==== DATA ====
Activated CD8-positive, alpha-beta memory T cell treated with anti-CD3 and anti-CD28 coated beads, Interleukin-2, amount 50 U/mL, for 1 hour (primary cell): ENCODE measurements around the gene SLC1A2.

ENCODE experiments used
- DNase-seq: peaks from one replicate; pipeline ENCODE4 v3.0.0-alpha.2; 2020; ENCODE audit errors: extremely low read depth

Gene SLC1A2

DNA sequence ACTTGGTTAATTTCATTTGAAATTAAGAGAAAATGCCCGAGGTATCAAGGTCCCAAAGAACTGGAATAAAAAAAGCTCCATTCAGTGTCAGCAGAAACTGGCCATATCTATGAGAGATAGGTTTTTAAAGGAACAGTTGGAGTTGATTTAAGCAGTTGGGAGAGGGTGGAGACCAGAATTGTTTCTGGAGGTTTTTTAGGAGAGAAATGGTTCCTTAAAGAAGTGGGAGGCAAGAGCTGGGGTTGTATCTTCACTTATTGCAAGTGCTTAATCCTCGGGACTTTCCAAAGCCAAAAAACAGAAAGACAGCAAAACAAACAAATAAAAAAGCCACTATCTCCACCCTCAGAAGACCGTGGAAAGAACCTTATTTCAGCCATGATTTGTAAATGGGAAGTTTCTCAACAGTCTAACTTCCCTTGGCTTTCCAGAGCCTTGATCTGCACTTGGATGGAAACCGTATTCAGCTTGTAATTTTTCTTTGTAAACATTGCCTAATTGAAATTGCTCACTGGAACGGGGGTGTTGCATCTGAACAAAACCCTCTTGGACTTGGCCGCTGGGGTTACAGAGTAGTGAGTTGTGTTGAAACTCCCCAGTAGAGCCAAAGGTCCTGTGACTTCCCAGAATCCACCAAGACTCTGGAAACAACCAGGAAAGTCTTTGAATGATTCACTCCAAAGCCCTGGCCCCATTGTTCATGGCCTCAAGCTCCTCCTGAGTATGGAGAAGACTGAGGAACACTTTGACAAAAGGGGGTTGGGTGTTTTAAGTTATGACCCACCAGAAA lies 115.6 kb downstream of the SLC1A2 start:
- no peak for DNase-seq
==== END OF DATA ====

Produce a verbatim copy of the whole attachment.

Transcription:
Activated CD8-positive, alpha-beta memory T cell treated with anti-CD3 and anti-CD28 coated beads, Interleukin-2, amount 50 U/mL, for 1 hour (primary cell): ENCODE measurements around the gene SLC1A2.

ENCODE experiments used
- DNase-seq: peaks from one replicate; pipeline ENCODE4 v3.0.0-alpha.2; 2020; ENCODE audit errors: extremely low read depth

Gene SLC1A2

DNA sequence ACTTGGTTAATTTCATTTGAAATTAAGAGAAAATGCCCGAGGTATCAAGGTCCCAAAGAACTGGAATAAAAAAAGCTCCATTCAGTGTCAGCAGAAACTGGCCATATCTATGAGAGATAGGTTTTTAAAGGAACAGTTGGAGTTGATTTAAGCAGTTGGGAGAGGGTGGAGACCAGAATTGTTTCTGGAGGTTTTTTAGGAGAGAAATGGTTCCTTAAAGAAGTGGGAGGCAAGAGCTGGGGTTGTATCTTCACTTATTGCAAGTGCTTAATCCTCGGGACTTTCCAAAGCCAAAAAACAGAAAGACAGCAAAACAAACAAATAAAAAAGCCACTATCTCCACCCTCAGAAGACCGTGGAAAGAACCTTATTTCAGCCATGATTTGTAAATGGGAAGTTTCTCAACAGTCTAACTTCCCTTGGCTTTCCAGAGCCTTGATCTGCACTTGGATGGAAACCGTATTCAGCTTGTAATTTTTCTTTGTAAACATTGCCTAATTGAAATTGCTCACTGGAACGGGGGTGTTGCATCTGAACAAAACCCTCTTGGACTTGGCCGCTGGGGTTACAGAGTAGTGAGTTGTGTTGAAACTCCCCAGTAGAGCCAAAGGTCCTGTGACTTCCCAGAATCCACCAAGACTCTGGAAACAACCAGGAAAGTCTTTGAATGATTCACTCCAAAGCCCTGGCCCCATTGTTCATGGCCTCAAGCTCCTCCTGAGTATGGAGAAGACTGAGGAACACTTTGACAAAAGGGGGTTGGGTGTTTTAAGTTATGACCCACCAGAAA lies 115.6 kb downstream of the SLC1A2 start:
- no peak for DNase-seq